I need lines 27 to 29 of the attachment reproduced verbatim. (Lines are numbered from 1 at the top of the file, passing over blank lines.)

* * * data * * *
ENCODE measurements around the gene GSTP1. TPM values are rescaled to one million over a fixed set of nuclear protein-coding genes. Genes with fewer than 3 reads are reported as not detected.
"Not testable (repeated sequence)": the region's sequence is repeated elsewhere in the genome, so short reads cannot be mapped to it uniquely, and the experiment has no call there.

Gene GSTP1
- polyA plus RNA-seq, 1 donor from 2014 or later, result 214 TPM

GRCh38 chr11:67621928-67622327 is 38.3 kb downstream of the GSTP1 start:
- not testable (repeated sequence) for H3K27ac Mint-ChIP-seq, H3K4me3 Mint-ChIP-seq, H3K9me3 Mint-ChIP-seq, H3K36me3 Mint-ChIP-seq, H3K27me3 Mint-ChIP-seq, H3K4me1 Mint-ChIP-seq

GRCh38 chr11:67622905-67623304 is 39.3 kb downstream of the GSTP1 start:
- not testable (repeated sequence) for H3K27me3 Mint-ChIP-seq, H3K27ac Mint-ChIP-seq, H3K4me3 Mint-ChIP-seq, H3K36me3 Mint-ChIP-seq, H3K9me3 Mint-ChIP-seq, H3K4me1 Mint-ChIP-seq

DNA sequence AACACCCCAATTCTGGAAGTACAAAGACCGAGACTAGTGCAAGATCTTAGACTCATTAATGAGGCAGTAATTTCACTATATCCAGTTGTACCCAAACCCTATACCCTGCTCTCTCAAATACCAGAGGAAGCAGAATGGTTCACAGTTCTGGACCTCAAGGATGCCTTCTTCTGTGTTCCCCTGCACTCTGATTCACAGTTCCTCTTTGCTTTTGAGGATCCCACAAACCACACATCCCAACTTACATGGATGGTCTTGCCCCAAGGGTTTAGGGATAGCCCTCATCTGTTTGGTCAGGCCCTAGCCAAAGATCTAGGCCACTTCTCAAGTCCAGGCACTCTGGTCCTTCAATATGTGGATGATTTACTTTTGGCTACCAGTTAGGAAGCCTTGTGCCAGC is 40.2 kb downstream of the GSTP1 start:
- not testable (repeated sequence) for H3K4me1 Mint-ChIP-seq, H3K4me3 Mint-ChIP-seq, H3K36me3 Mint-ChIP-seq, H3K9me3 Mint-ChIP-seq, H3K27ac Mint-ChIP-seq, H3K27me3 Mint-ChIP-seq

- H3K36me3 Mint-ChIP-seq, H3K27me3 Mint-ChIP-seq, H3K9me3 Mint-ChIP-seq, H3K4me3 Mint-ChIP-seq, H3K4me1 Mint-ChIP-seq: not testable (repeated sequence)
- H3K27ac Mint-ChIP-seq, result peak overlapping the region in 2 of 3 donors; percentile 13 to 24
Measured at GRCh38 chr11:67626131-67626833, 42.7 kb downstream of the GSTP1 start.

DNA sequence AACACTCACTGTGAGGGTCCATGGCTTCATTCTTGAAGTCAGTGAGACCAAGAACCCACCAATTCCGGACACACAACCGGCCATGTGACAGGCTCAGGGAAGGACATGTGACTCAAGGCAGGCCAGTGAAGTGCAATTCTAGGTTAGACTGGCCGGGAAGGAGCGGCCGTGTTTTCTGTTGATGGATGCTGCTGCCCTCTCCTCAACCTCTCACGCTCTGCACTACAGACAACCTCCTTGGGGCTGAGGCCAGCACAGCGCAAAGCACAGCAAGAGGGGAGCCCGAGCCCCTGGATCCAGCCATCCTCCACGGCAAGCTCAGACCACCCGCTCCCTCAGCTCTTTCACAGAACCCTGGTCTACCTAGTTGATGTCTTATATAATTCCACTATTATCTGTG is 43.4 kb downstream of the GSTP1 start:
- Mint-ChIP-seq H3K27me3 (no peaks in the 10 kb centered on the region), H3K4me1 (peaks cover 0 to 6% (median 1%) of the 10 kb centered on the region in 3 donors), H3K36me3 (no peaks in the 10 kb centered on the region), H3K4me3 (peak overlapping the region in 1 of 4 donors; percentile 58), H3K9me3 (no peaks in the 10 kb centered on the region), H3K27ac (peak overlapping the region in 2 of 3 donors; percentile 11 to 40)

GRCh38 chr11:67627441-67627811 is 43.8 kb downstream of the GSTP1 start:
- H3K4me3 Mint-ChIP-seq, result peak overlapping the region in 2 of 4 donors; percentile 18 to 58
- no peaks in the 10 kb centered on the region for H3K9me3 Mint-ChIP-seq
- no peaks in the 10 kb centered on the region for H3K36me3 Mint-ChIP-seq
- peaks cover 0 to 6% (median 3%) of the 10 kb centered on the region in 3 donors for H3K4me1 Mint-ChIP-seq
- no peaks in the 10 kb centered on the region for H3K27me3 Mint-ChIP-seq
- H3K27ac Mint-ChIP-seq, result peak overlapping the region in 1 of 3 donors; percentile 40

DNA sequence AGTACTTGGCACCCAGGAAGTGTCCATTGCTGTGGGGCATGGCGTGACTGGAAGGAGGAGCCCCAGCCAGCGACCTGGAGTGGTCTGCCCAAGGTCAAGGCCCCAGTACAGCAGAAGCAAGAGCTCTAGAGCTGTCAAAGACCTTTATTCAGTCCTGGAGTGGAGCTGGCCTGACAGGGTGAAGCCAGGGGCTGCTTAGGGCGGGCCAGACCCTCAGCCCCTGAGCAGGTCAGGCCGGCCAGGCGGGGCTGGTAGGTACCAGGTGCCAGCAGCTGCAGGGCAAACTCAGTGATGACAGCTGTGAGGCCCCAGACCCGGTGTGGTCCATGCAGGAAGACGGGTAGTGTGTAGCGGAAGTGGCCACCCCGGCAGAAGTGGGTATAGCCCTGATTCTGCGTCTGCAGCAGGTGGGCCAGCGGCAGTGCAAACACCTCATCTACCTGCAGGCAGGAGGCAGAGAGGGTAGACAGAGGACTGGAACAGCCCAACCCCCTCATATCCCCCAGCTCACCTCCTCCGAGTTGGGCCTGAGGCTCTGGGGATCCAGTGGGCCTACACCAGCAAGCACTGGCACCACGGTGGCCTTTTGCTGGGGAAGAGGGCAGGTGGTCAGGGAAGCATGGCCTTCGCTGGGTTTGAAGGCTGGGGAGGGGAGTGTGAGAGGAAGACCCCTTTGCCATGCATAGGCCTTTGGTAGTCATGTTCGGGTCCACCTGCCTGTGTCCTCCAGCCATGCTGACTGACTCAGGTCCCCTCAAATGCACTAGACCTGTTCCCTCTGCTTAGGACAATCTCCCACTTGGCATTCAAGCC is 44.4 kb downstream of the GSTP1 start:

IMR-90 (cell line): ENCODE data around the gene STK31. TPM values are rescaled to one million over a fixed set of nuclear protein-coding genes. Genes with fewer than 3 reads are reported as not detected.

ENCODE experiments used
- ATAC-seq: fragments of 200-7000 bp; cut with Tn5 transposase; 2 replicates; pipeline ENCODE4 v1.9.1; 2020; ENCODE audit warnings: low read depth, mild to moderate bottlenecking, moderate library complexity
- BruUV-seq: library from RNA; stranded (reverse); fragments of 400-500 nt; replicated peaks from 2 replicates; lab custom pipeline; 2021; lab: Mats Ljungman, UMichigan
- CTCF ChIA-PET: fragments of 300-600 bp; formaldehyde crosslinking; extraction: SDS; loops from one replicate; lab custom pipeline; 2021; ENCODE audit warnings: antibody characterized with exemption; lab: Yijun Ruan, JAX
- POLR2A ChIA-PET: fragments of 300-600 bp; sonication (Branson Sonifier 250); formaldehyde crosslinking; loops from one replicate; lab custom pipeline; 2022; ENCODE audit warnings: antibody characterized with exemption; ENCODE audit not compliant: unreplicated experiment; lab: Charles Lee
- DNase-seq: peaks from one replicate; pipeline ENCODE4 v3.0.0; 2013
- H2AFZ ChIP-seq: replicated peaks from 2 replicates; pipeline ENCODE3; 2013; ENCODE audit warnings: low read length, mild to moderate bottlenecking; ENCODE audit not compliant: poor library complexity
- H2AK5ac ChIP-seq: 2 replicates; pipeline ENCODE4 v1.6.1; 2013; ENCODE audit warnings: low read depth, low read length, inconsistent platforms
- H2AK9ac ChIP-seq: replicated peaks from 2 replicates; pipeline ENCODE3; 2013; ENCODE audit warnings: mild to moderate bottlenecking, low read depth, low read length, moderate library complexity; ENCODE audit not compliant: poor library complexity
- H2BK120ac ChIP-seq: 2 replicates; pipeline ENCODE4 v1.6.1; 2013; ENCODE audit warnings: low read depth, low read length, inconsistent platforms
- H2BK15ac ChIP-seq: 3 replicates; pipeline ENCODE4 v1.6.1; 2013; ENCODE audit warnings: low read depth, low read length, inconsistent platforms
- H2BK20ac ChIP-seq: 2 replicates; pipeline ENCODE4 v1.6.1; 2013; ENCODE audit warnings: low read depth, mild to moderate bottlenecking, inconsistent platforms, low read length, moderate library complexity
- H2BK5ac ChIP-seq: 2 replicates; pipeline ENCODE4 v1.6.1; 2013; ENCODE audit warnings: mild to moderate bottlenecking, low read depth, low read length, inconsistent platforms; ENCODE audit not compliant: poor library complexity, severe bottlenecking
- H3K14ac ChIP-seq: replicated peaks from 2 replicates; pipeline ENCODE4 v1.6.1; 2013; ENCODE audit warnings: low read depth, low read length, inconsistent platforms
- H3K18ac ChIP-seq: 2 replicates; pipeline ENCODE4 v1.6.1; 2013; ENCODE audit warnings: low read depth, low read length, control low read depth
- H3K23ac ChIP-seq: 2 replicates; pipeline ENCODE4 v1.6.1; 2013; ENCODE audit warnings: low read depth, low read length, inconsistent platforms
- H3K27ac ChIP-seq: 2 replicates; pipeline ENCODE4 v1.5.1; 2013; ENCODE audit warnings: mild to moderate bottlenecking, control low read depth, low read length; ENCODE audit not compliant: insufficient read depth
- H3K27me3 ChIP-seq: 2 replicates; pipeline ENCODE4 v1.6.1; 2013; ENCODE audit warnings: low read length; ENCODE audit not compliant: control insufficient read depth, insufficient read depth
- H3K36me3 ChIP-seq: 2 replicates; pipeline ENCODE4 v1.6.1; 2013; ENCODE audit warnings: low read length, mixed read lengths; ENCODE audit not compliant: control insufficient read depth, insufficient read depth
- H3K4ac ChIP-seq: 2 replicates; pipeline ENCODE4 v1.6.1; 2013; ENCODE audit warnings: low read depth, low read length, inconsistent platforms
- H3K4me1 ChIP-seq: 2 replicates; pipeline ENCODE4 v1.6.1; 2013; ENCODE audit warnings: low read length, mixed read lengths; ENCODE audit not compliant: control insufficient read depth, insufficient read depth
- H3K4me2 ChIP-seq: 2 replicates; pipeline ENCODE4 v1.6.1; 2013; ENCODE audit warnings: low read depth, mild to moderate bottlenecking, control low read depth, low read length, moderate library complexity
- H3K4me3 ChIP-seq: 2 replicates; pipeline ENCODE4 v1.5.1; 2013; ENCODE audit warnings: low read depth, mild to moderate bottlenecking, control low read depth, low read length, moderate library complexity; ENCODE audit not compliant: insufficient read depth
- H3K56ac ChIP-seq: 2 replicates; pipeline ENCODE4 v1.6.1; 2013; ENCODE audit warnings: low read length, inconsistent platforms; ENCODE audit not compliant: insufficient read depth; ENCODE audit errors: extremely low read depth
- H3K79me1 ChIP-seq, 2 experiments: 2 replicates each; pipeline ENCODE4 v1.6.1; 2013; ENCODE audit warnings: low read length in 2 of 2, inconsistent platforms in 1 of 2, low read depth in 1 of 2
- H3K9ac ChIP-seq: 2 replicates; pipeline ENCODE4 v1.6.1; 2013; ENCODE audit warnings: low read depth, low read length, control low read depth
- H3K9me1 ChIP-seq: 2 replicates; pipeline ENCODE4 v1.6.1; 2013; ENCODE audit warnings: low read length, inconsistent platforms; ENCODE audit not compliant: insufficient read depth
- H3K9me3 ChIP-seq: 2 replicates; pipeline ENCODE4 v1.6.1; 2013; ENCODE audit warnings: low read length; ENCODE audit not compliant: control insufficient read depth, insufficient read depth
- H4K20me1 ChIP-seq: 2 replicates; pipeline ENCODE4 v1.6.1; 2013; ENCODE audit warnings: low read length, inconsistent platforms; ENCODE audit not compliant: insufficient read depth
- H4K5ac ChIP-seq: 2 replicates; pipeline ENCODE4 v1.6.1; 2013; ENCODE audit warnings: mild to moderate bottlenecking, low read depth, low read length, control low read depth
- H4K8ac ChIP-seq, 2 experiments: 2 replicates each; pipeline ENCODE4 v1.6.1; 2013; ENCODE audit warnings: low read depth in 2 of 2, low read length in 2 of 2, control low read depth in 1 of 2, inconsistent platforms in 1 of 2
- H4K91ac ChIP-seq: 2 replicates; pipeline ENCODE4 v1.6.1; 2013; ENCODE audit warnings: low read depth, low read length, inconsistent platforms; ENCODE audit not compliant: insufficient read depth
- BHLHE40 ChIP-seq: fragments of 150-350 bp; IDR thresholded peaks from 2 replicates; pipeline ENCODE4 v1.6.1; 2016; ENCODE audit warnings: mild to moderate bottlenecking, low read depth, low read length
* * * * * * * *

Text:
- BruUV-seq: library from RNA; stranded (reverse); fragments of 400-500 nt; replicated peaks from 2 replicates; lab custom pipeline; 2021; lab: Mats Ljungman, UMichigan
- CTCF ChIA-PET: fragments of 300-600 bp; formaldehyde crosslinking; extraction: SDS; loops from one replicate; lab custom pipeline; 2021; ENCODE audit warnings: antibody characterized with exemption; lab: Yijun Ruan, JAX
- POLR2A ChIA-PET: fragments of 300-600 bp; sonication (Branson Sonifier 250); formaldehyde crosslinking; loops from one replicate; lab custom pipeline; 2022; ENCODE audit warnings: antibody characterized with exemption; ENCODE audit not compliant: unreplicated experiment; lab: Charles Lee